Jobs in the garden

Get your vegetable beds ready by removing all the weeds (roots and all) before the weather warms up.  Digging in compost or spreading well-rotted manure over your flower and vegetable beds and forking it into the ground will help improve the soil for the season to come.

Sprinkle slow-release fertiliser around the base of flowering shrubs and roses and top dress fruit bushes and trees with continuous-release, potassium-rich fertiliser to feed for the season. Also, mulch your fruit trees with manure or compost, but be careful not to mound the mulch up around the trunk.

Build raised beds before the growing season starts – raised beds allow you to make an early start, as the soil warms up more quickly and will also drain better. These and vegetable tables are great alternatives if you have clay soil or limited space.

Prune apple and pear trees whilst they are still dormant – this will be your last chance to do so before next winter.

Cut back wisteria – three buds from the base will encourage flower growth. Also, trim back ivy and other climbers before birds start nesting.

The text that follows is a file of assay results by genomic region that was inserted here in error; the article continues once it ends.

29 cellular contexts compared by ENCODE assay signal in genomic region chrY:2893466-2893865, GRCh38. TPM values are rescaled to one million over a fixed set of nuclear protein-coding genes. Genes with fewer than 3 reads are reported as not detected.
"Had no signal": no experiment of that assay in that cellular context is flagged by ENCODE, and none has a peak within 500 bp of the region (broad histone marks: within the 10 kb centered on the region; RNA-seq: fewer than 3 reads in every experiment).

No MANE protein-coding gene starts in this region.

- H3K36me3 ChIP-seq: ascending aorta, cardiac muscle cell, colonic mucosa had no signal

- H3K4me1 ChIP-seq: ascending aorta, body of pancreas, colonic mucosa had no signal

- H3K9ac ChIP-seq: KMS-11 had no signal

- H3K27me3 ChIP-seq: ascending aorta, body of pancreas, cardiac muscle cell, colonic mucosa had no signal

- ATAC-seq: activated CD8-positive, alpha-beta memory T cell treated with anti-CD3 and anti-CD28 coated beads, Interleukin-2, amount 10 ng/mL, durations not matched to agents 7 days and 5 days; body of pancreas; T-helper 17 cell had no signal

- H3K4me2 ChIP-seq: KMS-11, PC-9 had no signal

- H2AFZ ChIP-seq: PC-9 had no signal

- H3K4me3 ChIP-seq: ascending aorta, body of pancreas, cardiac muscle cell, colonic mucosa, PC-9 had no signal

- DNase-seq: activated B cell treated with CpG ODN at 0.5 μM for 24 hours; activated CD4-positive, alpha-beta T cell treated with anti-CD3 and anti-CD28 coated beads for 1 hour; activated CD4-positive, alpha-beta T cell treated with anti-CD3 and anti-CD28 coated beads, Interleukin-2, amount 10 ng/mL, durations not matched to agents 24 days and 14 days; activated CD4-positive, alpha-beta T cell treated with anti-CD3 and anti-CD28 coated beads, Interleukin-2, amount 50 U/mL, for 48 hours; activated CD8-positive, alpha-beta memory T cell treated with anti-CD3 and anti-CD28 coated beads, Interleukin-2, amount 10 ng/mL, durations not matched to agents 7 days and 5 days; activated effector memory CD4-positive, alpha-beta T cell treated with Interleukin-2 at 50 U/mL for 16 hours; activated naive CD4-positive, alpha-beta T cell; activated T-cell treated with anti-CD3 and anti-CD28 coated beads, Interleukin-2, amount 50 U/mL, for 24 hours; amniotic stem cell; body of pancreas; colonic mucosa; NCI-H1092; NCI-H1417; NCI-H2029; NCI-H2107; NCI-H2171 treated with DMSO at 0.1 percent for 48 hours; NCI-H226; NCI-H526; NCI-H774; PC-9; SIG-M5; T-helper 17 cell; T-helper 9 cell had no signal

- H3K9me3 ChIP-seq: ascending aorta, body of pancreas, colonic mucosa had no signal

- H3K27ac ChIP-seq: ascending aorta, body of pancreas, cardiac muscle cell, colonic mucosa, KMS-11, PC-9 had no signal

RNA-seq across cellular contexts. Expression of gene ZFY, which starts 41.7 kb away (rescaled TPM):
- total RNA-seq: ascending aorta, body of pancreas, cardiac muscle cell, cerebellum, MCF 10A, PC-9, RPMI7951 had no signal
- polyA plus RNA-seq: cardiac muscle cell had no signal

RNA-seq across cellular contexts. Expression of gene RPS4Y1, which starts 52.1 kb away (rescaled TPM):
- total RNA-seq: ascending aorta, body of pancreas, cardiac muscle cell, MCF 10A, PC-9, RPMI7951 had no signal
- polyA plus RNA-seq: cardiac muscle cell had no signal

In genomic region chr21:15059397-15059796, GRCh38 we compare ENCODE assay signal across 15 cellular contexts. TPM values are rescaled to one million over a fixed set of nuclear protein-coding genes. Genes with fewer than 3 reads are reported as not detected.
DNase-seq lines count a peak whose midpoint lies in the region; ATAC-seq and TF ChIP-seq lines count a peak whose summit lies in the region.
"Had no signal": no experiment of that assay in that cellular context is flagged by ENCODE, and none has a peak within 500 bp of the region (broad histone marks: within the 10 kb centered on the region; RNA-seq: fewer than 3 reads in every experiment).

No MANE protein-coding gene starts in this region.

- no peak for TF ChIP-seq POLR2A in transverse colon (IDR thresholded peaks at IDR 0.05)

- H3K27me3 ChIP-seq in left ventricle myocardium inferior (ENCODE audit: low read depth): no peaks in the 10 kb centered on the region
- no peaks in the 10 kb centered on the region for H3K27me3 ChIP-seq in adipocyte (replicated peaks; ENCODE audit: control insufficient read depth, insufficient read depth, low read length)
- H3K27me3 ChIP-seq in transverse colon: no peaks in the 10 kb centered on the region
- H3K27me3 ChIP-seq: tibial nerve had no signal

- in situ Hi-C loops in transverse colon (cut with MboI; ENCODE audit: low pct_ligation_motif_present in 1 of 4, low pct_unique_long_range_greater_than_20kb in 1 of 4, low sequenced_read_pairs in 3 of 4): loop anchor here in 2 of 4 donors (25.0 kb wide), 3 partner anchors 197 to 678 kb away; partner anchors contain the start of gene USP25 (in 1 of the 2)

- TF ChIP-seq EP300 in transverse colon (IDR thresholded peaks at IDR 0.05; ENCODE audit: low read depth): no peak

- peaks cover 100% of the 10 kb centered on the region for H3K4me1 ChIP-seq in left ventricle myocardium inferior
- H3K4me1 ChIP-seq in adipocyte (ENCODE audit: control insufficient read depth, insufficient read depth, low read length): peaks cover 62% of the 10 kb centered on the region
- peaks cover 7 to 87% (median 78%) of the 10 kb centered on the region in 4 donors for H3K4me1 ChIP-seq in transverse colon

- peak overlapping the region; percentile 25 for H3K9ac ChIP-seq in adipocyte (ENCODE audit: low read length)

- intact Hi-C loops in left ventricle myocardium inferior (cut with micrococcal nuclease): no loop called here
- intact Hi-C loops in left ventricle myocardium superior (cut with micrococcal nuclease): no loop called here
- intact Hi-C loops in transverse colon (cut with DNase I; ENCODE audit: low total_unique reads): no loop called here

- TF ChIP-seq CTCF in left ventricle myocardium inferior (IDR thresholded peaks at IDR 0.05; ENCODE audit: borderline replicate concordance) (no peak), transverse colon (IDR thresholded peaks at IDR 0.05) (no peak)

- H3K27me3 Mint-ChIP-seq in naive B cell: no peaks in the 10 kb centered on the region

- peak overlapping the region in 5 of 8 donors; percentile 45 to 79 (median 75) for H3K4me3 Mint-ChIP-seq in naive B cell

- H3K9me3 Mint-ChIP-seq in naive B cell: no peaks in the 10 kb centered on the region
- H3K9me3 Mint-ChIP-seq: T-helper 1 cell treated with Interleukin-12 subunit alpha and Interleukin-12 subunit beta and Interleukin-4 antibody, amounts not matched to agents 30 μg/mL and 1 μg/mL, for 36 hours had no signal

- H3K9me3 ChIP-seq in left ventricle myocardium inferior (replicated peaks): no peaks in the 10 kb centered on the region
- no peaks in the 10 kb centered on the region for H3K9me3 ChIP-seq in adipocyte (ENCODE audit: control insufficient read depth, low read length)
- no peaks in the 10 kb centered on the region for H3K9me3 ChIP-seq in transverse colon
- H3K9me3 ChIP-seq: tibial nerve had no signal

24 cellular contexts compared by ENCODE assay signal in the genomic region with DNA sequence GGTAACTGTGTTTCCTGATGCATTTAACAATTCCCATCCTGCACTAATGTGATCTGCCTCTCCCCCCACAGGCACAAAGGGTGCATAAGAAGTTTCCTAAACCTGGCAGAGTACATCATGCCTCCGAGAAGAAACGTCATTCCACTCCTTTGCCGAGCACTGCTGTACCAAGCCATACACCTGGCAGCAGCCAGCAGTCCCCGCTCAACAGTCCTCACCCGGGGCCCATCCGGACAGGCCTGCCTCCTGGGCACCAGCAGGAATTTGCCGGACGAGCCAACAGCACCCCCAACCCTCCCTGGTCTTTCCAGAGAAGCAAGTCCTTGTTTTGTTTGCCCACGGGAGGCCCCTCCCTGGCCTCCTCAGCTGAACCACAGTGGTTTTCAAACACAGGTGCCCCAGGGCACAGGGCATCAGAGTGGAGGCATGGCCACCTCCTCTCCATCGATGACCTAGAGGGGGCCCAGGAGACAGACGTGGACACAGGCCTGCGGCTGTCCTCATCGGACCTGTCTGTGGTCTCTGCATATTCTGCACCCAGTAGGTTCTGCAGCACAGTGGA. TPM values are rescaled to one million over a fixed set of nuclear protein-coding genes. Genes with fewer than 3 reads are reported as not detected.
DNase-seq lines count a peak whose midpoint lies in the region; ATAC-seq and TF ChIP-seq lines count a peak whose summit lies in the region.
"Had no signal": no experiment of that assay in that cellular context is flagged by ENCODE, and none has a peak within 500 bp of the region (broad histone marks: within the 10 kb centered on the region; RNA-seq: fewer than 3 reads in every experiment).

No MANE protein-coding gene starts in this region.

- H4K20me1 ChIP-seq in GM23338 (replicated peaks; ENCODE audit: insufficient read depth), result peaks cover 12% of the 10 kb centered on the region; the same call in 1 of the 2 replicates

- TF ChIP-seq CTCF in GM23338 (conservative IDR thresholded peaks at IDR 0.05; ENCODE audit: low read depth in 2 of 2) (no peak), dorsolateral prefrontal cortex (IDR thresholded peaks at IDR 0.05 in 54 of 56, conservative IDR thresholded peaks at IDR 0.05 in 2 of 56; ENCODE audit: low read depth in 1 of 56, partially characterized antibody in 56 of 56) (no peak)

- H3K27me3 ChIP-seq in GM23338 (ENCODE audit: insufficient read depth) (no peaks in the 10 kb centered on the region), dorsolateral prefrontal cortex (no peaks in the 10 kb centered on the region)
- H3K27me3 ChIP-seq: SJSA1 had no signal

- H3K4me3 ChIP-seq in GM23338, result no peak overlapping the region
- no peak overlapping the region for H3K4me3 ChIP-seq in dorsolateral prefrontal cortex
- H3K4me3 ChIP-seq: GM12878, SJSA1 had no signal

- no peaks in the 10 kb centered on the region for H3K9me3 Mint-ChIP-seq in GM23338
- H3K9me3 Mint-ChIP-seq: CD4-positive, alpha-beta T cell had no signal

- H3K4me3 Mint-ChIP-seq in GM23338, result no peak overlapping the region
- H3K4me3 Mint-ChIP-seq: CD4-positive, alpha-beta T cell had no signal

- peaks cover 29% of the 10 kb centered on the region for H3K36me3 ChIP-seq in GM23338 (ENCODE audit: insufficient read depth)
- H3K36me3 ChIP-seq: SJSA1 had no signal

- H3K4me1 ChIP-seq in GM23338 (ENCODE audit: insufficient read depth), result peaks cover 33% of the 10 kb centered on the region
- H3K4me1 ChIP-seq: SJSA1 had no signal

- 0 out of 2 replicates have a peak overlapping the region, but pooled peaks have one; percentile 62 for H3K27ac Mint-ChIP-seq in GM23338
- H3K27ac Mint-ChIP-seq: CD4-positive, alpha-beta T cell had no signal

Prune hardy evergreen hedges and deciduous hedges again, before the birds start nesting.

Prune summer-flowering clematis towards the end of February, before the spring growth begins. Cut back shrubs such as cornus and salix down to their bases – these are grown for their colourful winter stems and cutting back will promote new growth. Lightly prune winter flowering shrubs once their displays have finished.

Cut back ornamental grasses before fresh shoots appear – cut them to a few centimetres above the ground.

Shred or chop your woody offcuts before adding them to your compost bin – this will speed up decomposition and provide you with your own compost much quicker.

Prepare your outdoor vegetable seed beds and start sowing some seeds in seed trays. Be sure to keep them out of the frost, either in your greenhouse or on a sunny windowsill.

Prune autumn-fruiting raspberry canes down to the ground, to stimulate new canes that will produce fruit towards the end of the summer.

Prune blackcurrant bushes, redcurrants and gooseberries to maintain a productive shape.

Protect the blossom of outdoor soft fruit trees, such as peach trees, with fleece if frost is in the forecast.

Chit potato tubers and buy onion sets ready for planting in the spring.

Put up bird boxes ready for the nesting season and keep plenty of food available, as the next couple of months can still be very cold.